June 28--The U.S. Supreme Court upheld the constitutionality of Obamacare, the controversial federal health care reform program, in a blockbuster decision related today.
Chief Justice John Roberts acted as the swing vote, joining the liberal justices on the court to save the signature achievement of the Obama Administration.
The court ruled 5-4 that Congress acted within its power when it required Americans to have health insurance, finding Congress could impose the mandate under its authority to levy taxes.
"This is sufficient to sustain it," ruled Roberts, one of the court's most conservative justices. "It is not our role to forbid it or to pass upon its wisdom or its fairness."
The court also ruled that Congress acted constitutionally in expanding Medicaid under the act, but warned that if states do not comply with the expansion provisions, the federal government could only withhold new funds, not existing funding.
"Nothing in our opinion precludes Congress from offering funds under the (Affordable Care Act) to expand the availability of health care, and requiring that states accepting such funds comply with the conditions on their use. What Congress is not free to do is to penalize States that choose not to participate in that new program by taking away their existing Medicaid funding," wrote Roberts in the majority opinion, according to early reports from the SCOTUSblog before the written decision was released.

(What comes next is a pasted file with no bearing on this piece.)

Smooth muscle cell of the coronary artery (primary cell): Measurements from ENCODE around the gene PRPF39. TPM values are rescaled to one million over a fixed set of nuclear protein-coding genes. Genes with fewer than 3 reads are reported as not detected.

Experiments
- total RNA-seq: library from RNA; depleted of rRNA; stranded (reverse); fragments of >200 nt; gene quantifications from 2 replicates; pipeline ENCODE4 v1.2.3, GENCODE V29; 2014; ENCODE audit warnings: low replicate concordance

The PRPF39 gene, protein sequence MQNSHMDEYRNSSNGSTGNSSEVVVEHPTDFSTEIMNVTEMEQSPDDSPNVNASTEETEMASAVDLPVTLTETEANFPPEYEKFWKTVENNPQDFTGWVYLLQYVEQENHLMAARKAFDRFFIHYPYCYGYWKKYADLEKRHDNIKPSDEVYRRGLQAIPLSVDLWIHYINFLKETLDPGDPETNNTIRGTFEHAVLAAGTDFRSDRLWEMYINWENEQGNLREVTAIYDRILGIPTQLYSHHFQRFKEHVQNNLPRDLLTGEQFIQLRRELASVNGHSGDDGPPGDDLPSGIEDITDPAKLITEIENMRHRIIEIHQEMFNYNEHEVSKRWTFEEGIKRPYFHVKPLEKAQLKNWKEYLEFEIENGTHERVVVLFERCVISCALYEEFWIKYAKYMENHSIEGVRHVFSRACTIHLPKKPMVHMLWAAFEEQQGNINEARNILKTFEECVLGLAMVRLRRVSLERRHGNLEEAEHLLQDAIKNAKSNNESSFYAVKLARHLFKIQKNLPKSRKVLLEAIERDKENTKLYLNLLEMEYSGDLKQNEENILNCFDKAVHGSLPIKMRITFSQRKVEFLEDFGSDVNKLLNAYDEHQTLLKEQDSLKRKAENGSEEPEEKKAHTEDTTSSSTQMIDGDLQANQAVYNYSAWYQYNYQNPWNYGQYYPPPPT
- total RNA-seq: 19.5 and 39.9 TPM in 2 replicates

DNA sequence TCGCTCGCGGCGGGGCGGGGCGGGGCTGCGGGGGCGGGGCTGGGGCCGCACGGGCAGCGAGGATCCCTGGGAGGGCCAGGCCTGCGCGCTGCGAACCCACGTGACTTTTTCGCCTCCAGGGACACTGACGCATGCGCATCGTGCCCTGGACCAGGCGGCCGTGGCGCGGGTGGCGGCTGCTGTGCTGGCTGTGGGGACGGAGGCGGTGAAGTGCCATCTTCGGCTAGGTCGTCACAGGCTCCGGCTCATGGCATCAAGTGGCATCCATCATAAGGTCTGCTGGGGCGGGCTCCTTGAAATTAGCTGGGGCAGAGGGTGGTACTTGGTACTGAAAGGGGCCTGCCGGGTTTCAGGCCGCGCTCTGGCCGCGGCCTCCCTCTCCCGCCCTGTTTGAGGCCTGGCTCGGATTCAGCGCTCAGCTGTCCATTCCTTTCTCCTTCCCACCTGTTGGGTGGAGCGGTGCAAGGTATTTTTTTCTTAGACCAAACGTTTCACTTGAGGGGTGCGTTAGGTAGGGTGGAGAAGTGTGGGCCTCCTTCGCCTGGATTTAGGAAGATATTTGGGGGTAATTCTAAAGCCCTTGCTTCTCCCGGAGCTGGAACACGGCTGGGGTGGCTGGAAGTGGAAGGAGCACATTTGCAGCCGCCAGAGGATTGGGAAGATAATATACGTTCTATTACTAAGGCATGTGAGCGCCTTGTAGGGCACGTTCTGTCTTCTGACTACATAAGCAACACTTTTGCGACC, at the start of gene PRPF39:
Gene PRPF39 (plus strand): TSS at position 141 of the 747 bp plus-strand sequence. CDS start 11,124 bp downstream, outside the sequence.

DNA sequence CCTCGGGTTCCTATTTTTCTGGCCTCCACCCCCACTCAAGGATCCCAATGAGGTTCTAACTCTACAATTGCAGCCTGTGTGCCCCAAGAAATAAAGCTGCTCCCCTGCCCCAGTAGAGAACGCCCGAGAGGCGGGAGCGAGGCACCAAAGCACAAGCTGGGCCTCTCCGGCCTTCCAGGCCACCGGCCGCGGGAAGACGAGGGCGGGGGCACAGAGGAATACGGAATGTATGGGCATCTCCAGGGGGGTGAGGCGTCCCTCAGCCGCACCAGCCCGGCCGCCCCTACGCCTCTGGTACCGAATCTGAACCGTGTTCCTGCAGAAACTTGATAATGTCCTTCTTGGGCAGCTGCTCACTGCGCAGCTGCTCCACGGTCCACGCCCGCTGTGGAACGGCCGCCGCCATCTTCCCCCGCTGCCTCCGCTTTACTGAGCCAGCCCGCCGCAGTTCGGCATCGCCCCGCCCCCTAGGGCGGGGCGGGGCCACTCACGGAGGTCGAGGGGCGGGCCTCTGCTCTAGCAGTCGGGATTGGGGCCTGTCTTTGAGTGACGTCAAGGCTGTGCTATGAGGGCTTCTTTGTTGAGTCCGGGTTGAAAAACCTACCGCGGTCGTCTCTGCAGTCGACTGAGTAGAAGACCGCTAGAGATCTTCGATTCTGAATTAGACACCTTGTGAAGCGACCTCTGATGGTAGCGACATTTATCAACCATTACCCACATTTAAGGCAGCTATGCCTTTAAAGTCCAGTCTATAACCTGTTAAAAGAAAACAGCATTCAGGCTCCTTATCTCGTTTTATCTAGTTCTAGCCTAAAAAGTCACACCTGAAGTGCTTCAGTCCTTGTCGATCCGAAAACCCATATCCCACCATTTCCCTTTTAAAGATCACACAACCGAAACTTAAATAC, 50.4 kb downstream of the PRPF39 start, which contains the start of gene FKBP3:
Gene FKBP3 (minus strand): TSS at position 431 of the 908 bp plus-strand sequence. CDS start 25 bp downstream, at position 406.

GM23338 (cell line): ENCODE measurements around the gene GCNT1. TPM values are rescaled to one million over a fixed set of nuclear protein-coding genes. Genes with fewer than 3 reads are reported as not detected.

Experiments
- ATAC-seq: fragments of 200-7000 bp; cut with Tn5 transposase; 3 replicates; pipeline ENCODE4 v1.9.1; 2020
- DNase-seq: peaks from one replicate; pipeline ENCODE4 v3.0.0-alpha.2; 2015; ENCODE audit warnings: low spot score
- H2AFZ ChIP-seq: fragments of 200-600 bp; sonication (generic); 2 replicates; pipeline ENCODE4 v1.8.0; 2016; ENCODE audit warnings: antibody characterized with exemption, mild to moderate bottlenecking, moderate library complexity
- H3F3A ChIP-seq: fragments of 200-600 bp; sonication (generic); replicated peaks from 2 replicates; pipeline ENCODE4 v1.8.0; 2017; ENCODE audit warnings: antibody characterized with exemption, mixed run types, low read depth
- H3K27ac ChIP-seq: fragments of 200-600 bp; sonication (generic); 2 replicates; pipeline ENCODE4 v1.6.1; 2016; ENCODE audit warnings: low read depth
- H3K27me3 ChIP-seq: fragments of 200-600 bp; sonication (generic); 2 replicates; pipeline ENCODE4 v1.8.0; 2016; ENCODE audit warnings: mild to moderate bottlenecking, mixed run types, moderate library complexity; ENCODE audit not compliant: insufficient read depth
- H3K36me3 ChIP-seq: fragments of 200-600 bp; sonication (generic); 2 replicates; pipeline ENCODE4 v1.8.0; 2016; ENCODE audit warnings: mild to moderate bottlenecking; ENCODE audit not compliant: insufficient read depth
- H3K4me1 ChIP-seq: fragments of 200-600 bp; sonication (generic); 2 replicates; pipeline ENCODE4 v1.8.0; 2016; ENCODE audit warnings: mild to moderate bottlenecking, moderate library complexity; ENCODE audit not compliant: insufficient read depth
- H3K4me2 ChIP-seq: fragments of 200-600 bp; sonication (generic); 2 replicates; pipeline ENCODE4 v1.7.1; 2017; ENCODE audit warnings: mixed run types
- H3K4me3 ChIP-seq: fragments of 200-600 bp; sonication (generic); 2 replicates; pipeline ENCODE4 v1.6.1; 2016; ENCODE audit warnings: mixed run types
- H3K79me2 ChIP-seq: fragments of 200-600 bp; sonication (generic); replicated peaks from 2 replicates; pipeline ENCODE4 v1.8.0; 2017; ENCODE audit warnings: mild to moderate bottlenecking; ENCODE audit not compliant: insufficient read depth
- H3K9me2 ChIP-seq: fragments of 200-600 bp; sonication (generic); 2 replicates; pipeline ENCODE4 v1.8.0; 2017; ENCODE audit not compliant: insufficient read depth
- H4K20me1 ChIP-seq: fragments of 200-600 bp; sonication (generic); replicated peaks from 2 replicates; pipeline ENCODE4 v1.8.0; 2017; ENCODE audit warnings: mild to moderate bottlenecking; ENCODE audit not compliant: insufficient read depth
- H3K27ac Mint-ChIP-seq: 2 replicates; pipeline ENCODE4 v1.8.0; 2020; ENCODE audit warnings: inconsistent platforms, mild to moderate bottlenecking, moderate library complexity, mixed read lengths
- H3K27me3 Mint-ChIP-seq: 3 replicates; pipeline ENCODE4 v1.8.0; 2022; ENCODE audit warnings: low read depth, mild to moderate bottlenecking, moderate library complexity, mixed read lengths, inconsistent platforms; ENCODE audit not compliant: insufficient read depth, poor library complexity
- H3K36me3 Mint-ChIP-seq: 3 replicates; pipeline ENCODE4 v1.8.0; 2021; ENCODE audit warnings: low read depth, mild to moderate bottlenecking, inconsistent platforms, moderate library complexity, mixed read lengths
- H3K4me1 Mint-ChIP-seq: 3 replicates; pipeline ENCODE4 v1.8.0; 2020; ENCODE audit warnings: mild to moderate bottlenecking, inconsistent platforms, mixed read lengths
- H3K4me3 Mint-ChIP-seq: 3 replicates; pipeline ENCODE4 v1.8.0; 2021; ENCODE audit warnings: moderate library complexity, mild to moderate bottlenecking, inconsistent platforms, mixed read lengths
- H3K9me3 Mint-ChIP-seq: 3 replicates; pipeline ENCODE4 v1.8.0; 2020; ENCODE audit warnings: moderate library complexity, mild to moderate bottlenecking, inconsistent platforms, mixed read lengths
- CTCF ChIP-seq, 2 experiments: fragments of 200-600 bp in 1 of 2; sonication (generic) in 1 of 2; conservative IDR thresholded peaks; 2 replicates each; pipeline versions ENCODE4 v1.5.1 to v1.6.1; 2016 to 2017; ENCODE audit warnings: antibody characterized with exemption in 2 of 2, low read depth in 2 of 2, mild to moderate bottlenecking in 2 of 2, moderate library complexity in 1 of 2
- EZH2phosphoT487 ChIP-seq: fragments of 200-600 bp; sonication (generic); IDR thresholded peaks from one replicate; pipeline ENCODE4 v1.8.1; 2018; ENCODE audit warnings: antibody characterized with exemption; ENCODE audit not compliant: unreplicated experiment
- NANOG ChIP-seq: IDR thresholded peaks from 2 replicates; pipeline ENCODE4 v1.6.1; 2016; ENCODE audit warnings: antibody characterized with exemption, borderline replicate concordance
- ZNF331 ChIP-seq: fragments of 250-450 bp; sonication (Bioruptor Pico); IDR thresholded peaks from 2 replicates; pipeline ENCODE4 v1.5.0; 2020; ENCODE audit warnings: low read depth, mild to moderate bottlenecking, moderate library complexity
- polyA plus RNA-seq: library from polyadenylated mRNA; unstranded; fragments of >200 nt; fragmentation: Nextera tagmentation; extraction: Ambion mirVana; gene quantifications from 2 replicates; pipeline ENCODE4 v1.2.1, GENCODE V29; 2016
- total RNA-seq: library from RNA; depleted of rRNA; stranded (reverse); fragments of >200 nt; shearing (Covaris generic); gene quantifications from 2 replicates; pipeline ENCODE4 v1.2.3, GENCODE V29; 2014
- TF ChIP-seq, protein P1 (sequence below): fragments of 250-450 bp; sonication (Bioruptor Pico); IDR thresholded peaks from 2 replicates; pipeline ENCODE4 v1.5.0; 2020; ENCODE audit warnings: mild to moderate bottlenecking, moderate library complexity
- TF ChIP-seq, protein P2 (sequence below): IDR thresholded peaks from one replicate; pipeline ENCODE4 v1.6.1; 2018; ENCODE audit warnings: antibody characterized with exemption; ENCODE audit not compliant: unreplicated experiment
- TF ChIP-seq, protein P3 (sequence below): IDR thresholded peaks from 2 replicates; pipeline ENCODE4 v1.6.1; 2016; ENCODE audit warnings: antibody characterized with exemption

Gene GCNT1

The Affordable Care Act, passed in 2010, guarantees all Americans health care, but mandates that all American have health insurance. It was immediately the focus of legal battles after its contentious passage.
Today's ruling was quickly hailed by the medical community, which had largely backed the legislation.
"We are so pleased that the ACA was upheld," said Massachusetts Medical Society President Richard Aghababian, M.D. "Universal coverage is a state-federal partnership -- no state can do this on its own. We've accomplished a great deal since 2006 -- and there's still a lot of work to do. Affordability is still a big challenge. We promise to work with the governor, legislators, and the leaders of the health care community to ensure that the noble vision of our health reform law is fulfilled for many years to come."
The five justice who today ruled in favor of the legislation were Roberts, Ruth Bader Ginsburg, Stephen Breyer, Sonia Sotomayor and Elena Kagan. Writing the dissent was the court's key swing-voter, Anthony Kennedy, joined by Antonin Scalia, Clarence Thomas and Samuel Alito.
The hotly anticipated ruling had the White House, lawmakers, business leaders and the nation anxiously waiting to see if the Affordable Care Act would survive. Now, the decision is sure to have sweeping consequences, as the nation enters the presidential election season amidst a shaky economic recovery.
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